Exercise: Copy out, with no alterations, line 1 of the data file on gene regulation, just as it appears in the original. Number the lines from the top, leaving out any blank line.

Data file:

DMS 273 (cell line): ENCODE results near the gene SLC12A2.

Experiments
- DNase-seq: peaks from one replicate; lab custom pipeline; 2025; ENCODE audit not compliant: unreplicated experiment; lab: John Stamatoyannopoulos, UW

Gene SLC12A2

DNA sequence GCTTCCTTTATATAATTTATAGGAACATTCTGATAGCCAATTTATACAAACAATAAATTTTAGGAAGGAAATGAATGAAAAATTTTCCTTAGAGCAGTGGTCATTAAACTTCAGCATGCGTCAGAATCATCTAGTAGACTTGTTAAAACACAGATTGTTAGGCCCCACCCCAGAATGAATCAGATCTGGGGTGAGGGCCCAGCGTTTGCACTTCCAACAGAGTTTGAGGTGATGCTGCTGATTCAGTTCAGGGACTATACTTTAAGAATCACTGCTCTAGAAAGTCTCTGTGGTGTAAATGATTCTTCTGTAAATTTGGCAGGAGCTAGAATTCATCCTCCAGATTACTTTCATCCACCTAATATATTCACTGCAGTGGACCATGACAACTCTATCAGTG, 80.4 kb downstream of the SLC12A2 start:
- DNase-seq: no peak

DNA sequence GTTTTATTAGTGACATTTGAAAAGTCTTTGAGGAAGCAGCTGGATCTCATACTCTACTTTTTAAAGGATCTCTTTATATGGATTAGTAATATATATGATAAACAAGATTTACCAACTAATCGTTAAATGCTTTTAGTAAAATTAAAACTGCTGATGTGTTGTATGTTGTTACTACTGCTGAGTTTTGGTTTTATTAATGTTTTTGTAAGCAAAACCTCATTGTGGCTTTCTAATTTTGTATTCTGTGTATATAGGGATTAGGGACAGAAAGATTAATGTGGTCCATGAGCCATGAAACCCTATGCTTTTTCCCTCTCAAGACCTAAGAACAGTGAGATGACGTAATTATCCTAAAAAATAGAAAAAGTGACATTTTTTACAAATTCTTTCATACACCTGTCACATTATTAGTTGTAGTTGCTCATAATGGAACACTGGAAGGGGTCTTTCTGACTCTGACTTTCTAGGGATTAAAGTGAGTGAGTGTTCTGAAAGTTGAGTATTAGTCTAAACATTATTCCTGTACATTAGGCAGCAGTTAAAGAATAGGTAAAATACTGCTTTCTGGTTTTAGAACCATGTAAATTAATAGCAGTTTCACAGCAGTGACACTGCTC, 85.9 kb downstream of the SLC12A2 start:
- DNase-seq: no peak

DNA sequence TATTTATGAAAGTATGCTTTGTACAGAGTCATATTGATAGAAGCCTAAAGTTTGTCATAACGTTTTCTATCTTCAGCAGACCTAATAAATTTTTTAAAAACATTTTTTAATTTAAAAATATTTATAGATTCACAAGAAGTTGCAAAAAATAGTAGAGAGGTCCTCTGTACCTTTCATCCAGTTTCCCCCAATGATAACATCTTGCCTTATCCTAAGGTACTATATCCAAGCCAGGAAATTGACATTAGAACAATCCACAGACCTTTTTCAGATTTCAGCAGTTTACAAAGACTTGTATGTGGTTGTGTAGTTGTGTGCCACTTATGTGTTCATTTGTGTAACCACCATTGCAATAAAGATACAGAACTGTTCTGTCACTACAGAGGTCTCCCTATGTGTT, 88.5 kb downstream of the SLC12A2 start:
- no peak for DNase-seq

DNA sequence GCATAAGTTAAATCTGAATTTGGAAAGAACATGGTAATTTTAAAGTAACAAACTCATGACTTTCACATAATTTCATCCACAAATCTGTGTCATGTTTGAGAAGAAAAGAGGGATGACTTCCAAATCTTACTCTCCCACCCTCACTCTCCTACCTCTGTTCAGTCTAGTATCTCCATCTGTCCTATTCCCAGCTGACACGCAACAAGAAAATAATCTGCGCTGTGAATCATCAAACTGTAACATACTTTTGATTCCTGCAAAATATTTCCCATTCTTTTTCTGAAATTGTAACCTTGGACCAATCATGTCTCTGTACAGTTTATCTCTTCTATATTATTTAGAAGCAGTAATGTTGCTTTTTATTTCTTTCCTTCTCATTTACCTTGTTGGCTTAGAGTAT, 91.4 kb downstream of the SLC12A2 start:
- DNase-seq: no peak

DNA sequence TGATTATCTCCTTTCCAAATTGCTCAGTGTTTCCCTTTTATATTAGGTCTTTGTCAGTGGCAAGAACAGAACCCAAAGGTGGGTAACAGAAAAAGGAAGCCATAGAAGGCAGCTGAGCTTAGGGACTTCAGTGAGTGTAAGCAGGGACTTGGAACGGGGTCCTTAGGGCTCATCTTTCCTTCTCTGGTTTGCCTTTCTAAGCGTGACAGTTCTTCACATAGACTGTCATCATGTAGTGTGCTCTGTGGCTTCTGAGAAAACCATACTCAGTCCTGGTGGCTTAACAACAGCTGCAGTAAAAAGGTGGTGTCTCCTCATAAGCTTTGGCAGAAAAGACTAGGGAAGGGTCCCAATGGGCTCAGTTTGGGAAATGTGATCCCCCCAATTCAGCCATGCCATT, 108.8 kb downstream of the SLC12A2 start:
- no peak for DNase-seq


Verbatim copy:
DMS 273 (cell line): ENCODE results near the gene SLC12A2.